But, how do NVMe PCIe and M.2 NVMe SSDs compare, which is better? Both SSDs utilize the same connection protocol, that is PCIe, and similar interface technology, that is NVMe. The only difference between these two SSDs is their form factors and physical connector. M.2 NVMe is plugged into the motherboard through the M.2 connector slot while NVMe PCIe SSD is connected by the PCI Express bus, as we’ve discussed. Both SSDs are faster and popular, but M.2 drives are more popular due to their smaller RAM-like size and convenience – allowing for a cleaner, less cluttered PC interior with fewer cables.

Which is SSD is better for gaming?

When it comes to the best gaming SSD it is all about speed more than storage capacity. This is not to say storage doesn’t matter, but a good SSD will improve your system’s responsiveness and load time. Logically, if you want shorter boot times in games you’ll need the fastest storage drive, right? However, to cope up with the continually increasing gaming sizes, we recommend having 1TB drives, which means 512GB SSDs won’t cut it as smaller SSDs, although cheap, lose their performance with time.

But going back to the speed, games that are installed on SSDs load faster. However, the boot time will vary from game to game or across PCs. I mean, after you’ve seen big games like Call of Duty: Modern Warfare load in seconds, you wouldn’t want to go back to the frustration of long boot times you may have faced previously.

Another issue you need to consider is the price. NVMe drives averagely cost twice as more the price of SATA SSDs. In our discussion, it’s clear that NVMe PCIe, M.2 NVMe drives have higher performance than SATA SSDs. However, note that games aren’t simply bottlenecked by the storage capacity. Therefore, you’ll be perfectly fine with SATA SSDs for gaming. NVMe SSDs, despite having amazing performances are only beneficial if you do something that utilizes their potential.

So which choice is the best for you? It all depends on understanding what your computational needs are. The read/write speeds of NVMe are beneficial but remember not to waste that extra money on NVMe if you can get the same benefit from cheaper SATA SSDs. We sincerely hope you enjoyed reading this. Leave a comment below to inform us if you’ve already made a decision on which one you’re going to get. Feel free to leave questions so we can guide you further.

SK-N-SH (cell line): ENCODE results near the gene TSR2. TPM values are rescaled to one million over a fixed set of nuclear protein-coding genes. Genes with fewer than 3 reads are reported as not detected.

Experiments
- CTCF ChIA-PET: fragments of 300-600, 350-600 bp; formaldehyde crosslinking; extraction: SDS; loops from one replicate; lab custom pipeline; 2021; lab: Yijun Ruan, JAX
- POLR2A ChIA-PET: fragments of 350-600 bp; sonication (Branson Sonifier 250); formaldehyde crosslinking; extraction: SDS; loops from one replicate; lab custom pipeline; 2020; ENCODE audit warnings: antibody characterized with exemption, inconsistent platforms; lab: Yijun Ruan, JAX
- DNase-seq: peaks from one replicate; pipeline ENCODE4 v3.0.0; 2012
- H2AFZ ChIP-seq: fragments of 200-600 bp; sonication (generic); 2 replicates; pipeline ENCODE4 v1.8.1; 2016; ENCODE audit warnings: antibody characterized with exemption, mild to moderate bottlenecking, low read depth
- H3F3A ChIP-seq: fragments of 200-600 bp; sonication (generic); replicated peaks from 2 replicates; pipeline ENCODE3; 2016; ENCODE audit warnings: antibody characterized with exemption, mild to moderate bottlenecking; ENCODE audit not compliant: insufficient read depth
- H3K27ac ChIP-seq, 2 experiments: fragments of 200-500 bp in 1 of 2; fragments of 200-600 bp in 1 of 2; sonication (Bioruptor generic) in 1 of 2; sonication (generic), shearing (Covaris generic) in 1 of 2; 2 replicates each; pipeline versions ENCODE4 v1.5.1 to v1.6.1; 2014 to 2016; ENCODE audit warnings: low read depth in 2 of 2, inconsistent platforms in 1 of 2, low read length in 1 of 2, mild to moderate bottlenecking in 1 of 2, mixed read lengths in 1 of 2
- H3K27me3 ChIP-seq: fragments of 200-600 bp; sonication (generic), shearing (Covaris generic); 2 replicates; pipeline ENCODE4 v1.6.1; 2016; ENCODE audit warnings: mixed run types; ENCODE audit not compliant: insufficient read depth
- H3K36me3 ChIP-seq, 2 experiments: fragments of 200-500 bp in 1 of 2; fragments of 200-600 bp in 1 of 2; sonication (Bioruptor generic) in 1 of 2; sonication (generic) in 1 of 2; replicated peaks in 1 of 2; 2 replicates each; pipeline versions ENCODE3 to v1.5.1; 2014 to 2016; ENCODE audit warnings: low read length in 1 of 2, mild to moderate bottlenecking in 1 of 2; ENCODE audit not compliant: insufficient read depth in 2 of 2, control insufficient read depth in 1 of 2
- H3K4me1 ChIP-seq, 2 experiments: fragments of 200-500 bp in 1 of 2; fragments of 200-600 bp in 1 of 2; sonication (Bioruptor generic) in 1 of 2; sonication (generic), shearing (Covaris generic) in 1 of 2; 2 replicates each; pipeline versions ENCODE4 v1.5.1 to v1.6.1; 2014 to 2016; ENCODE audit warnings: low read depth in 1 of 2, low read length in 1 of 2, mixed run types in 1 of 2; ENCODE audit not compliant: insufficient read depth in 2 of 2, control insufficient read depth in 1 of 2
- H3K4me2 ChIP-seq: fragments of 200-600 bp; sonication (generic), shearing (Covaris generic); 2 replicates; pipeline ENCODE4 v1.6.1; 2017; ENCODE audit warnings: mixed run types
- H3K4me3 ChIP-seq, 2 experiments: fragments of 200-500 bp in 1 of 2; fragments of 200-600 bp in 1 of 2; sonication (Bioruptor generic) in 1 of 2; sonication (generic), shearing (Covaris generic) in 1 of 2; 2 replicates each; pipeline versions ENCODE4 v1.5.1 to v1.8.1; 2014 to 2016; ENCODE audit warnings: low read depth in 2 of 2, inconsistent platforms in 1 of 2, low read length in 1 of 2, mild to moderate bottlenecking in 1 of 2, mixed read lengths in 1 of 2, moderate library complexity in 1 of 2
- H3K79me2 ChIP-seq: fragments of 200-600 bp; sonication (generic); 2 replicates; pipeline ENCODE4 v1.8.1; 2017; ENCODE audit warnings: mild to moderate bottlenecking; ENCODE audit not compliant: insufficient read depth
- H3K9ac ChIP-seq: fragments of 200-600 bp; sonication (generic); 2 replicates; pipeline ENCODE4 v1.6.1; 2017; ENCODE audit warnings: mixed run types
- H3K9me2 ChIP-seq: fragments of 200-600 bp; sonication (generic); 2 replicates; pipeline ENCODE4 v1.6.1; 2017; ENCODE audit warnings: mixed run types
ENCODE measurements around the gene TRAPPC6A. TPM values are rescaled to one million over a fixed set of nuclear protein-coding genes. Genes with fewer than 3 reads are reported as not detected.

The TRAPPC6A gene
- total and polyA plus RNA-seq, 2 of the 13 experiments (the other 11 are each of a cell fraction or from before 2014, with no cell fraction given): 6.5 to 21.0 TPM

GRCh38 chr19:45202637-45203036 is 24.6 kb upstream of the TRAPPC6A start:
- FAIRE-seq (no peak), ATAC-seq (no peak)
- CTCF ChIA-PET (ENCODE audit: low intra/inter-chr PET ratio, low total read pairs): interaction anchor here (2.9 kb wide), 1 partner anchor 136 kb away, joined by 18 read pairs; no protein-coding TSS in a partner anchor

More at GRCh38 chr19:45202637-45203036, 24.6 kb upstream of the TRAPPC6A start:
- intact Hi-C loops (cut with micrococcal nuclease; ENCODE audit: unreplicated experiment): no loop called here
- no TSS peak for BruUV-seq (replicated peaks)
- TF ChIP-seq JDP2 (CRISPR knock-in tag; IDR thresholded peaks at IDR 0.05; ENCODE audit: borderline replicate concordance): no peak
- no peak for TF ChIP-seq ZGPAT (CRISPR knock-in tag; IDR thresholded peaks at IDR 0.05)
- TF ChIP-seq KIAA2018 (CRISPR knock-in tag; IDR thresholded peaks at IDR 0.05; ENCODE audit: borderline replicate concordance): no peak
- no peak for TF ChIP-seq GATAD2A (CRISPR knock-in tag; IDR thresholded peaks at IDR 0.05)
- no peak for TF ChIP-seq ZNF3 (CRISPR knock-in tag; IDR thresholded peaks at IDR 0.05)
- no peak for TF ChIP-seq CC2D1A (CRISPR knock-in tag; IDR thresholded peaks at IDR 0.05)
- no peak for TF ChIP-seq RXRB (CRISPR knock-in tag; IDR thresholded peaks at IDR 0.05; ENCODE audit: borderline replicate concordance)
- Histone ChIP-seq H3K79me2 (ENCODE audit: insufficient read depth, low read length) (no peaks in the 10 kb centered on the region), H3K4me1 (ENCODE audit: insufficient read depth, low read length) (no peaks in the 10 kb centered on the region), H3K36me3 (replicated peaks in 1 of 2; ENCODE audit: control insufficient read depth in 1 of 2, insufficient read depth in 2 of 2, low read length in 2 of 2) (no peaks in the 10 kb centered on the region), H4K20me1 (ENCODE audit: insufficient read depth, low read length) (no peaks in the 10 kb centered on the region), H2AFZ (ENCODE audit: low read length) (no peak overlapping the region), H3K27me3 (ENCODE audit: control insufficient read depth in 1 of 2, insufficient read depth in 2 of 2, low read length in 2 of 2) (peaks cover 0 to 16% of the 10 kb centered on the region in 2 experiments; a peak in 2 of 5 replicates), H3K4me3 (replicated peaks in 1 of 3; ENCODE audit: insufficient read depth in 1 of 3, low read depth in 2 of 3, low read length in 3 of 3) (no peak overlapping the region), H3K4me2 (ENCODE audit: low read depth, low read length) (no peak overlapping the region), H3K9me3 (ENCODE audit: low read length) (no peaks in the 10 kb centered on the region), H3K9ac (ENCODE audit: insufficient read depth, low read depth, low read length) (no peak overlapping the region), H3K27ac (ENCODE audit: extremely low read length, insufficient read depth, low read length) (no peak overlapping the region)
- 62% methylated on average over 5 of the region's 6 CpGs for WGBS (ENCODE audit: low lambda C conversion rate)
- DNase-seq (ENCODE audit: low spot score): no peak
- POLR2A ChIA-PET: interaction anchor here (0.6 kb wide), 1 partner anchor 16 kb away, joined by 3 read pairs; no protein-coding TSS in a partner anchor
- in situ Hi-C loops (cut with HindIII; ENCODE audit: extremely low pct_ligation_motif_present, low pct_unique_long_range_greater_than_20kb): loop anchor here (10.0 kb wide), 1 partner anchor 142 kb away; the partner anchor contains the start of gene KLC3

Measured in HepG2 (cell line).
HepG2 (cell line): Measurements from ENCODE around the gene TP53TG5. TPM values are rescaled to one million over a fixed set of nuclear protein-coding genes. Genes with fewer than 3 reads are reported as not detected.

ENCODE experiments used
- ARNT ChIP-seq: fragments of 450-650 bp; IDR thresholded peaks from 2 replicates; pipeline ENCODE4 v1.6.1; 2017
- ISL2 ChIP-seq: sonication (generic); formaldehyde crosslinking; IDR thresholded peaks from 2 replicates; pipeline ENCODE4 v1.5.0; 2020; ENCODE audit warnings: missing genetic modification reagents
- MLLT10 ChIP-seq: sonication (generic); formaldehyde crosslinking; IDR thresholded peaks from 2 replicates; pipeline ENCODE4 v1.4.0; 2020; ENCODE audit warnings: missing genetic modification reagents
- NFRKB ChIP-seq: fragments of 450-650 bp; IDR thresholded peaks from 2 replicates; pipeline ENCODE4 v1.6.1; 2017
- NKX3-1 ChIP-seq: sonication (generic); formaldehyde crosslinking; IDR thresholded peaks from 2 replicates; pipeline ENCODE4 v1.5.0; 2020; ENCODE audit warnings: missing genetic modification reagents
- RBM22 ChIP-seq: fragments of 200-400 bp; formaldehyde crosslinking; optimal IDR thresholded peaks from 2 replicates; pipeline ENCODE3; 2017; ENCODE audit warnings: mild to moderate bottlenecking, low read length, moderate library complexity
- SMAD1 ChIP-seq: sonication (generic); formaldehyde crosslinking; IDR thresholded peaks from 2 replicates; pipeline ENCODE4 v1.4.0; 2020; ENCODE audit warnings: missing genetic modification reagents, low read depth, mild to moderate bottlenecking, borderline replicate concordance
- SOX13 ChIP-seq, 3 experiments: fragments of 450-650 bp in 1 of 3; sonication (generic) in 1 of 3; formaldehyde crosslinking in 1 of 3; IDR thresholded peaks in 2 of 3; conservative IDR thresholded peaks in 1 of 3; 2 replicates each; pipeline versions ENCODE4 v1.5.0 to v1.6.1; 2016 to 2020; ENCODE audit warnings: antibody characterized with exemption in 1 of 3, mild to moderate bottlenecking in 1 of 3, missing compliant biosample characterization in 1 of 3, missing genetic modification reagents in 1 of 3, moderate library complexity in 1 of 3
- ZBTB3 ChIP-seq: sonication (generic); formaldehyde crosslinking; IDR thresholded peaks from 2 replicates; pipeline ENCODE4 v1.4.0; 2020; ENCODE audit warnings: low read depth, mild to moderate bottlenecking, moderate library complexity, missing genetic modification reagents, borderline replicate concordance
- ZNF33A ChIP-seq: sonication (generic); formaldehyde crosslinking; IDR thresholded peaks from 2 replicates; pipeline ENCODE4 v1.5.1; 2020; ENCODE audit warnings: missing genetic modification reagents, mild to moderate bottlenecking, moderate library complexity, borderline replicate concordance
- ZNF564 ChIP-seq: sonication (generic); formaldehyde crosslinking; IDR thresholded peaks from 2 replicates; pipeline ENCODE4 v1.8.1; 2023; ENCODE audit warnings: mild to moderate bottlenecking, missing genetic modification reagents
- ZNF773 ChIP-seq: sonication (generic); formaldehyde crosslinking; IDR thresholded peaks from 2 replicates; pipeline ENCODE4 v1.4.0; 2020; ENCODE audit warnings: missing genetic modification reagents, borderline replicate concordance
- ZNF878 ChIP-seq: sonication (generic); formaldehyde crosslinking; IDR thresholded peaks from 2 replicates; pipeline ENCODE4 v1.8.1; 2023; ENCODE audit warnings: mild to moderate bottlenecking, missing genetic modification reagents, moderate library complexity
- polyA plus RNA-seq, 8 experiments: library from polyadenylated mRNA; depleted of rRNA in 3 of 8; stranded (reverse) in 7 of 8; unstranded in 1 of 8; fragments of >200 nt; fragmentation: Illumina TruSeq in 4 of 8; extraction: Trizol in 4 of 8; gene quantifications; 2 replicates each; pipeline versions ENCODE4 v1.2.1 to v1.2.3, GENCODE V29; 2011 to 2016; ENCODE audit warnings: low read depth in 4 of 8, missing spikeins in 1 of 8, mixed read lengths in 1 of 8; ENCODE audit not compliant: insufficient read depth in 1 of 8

Chris Martin is a professional tech writer. He's been covering tech tutorials, hardware reviews, and more as a professional writer for over seven years now and it doesn't look like he'll be stopping anytime soon! In addition to writing about the latest gadgets on the market, he also covers topics such as how to set up your home network or troubleshoot any computer problems you may have.

1 Comment

  1. I just had my IT friend give me a list of PC components and I’m using the new build. It’s about 4 months old and I’ve been digging into the depths to understand how this all works and how to do more upgrades myself as my friend stays so busy.
    My MB’s PCIE arrangement gives me 1-x16 slot, 1-x4 and 4 -x1 slots. Already I’m out of good slots.
    My nvidia with fans and memory is in x16 slot and my x4 slot houses my usb-c card so I can patch it to my front panel where my usb-c jack is located.
    Sorry for all that background, but as a beginner, I question what kinds of uses can I have for the remaining -x1 2 slots.
    I edit raw images with adobe and edit and render hd video with this pc
    All my searching has not answered one question and that’s are there any adapters and m.2 drives that work off those slots?
    I want to follow your articles/ or podcasts if they are available.
    Thanks for the article I just finished. It compared sata, m.2 and PCIE drives.